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Acousti Products AcoustiCase 340 Quiet Computer Case
Author: Jason Kohrs
Manufacturer: Acousti Products
Source: Quiet PC USA
Purchase: Quiet PC USA
Comment or Question: Post Here
Page: 6 of 8 [ 1 2 3 4 5 6 7 8 ]
Acousti Products AcoustiCase 340 Quiet Computer Case
September 19, 2007

Installation (continued):

The next step was to install the power supply. While it isn't uncommon to need screws for this step, the installation was a bit tricky for another reason. The steel lip shown against the PSU in the below left image really made it an effort to get the unit installed. While this power supply is standard ATX size, the lip made the available space a couple millimeters smaller than I needed. I had to squeeze the PSU into place, and really push hard to one side in order to flex it into a position where I could thread the four screws to hold it in place.

Click Image For Larger View Click Image For Larger View

Once the power supply was in place, I installed some case fans. I decided to use a pair of 1200RPM Noctua 120mm fans (reviewed here and available from Quiet PC USA here) as the intake and exhaust fans, and to save the provided AcoustiFan for use on the CPU cooler. The Acousti Fan Mounts popped into the holes in the case with ease, and with a bit of a tug on each one, the fans were popped on securely in no time and without tools. The images above show the exhaust fan, while the image below shows the intake fan.

Click Image For Larger View

The next step was to drop the motherboard into place. While the case is designed for up to an ATX form factor motherboard, it might get a little tight. The bottom edge of the motherboard would be up against the bottom of the case, and no matter what form factor you use, the front edge is right up against the drive cages. Not much room to work with while doing things like making drive connections, and you have to push the foam blocks out of the way for any clearance. Along the top edge of the board there is a nice gap, leaving plenty of room to work between the power supply and CPU heatsink, and some of the bigger / broader heatpipe coolers should fit just fine.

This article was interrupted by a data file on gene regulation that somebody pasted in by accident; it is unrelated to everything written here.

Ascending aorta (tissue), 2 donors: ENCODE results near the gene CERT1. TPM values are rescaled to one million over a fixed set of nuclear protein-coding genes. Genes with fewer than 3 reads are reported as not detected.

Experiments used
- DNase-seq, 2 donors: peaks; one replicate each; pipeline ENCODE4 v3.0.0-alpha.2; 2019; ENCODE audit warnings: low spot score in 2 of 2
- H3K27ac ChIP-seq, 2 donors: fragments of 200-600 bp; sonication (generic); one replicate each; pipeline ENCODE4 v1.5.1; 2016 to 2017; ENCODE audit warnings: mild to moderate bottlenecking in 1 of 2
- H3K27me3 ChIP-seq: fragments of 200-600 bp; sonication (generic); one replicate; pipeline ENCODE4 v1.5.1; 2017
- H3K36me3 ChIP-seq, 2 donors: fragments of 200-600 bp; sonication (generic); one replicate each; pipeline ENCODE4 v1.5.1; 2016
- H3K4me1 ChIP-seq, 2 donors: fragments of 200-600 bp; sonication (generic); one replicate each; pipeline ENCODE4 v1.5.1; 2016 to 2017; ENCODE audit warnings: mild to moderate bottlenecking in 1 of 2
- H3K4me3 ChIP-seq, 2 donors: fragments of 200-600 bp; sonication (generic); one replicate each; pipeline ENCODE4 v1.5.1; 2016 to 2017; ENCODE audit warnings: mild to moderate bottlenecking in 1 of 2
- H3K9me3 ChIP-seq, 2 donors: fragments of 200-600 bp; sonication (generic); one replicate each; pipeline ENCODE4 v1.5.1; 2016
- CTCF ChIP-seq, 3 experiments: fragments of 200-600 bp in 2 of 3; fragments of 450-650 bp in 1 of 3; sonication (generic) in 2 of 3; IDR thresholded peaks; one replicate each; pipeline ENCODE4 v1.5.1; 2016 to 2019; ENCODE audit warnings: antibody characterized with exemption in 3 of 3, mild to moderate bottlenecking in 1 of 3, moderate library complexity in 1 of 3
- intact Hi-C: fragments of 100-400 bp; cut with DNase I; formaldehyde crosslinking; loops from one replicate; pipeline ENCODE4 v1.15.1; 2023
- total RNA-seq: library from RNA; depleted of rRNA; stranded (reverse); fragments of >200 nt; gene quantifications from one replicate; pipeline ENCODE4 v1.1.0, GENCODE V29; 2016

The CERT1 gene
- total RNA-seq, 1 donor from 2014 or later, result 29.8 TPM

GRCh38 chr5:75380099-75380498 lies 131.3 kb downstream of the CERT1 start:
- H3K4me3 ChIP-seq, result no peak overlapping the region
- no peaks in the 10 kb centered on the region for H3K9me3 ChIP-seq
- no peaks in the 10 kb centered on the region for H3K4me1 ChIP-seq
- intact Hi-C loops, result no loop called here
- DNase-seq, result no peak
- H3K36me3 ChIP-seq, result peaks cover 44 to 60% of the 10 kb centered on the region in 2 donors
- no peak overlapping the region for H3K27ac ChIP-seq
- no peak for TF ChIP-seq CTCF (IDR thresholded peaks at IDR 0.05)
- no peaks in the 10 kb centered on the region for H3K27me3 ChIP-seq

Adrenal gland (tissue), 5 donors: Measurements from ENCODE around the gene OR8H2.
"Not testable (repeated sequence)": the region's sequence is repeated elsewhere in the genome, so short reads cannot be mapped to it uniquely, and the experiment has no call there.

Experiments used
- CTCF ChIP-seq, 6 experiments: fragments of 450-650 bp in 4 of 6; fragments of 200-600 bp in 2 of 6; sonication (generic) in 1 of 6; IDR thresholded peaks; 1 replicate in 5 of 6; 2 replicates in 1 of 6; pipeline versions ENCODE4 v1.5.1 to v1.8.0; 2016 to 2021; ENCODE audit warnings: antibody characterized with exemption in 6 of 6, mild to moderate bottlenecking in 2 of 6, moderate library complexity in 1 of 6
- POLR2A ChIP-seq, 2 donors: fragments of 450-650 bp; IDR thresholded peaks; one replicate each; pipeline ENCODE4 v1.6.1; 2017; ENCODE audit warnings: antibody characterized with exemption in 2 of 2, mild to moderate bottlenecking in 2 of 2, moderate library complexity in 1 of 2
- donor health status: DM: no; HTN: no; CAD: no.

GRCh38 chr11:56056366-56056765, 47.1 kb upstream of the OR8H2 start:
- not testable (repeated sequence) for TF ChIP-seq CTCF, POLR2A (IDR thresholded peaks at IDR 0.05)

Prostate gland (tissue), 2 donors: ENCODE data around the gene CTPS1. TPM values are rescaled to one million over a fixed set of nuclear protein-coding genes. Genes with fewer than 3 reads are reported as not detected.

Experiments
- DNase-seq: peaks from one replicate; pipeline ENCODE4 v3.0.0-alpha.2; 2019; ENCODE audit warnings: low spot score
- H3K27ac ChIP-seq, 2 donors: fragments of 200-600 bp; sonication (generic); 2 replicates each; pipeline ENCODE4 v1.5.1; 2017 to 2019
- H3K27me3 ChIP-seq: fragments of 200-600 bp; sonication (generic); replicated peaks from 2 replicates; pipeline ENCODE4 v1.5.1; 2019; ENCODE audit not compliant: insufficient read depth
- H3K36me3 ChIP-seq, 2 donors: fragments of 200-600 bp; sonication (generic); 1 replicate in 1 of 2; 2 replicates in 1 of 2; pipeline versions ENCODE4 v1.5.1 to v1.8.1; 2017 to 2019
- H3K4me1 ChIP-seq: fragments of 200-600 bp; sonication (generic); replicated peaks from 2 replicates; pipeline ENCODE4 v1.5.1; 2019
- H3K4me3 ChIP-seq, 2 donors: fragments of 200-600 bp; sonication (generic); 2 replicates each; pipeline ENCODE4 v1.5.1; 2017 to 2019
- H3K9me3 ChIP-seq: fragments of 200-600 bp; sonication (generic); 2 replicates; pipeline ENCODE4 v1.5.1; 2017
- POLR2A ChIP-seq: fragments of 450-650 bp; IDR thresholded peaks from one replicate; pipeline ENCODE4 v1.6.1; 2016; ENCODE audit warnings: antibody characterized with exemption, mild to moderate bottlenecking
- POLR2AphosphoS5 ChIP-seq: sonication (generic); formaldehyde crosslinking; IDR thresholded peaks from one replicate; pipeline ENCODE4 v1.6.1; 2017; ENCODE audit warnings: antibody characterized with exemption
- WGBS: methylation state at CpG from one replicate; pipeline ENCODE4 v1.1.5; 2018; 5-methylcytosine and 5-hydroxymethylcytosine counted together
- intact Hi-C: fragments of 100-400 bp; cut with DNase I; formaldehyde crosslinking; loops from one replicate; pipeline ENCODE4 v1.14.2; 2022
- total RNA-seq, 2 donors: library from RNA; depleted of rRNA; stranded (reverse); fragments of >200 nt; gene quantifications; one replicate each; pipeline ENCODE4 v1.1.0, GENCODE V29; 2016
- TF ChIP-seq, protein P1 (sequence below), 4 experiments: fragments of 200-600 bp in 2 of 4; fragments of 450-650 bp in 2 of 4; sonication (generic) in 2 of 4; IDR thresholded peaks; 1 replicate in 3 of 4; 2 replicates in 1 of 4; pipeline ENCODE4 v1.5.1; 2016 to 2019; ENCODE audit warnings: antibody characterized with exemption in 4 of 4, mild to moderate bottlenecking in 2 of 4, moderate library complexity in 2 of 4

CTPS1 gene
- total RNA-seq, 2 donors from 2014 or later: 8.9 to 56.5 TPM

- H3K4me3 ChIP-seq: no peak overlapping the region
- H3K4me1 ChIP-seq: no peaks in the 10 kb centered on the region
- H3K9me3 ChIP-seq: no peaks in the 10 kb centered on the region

The images below show the system completed with a Cooler Master Hyper TX CPU cooler, which is an excellent choice for low noise operation. I initially planned to use a Thermalright cooler and the AcoustiFan provided by Quiet PC, but I couldn't find the LGA 775 motherboard mounts, and the Hyper TX has proven itself to be a strong performer that would fit in well in a quiet system build. Other quiet features used in this build include the Zalman VF900-Cu Dual Heatpipe VGA Cooler mounted to the PowerColor 128MB Radeon X800 GTO Graphics Card, and the Enermax Liberty power supply is quite quiet, as well.

Click Image For Larger View Click Image For Larger View

The images above also show one suggestion for positioning the acoustic foam blocks when using just one hard drive and one optical drive. This setup will allow noise to be dampened, while still allowing proper air flow around the drives.

In the end everything fit well, but a few steps weren't as smooth as I have come to expect with most cases. One more feature that I pretty much expect to be tool-less these days is the expansion slots. In the AcoustiCase 340 you need to use screws to secure your video card and other items, and it just adds one more non-tool-less item to the mix.

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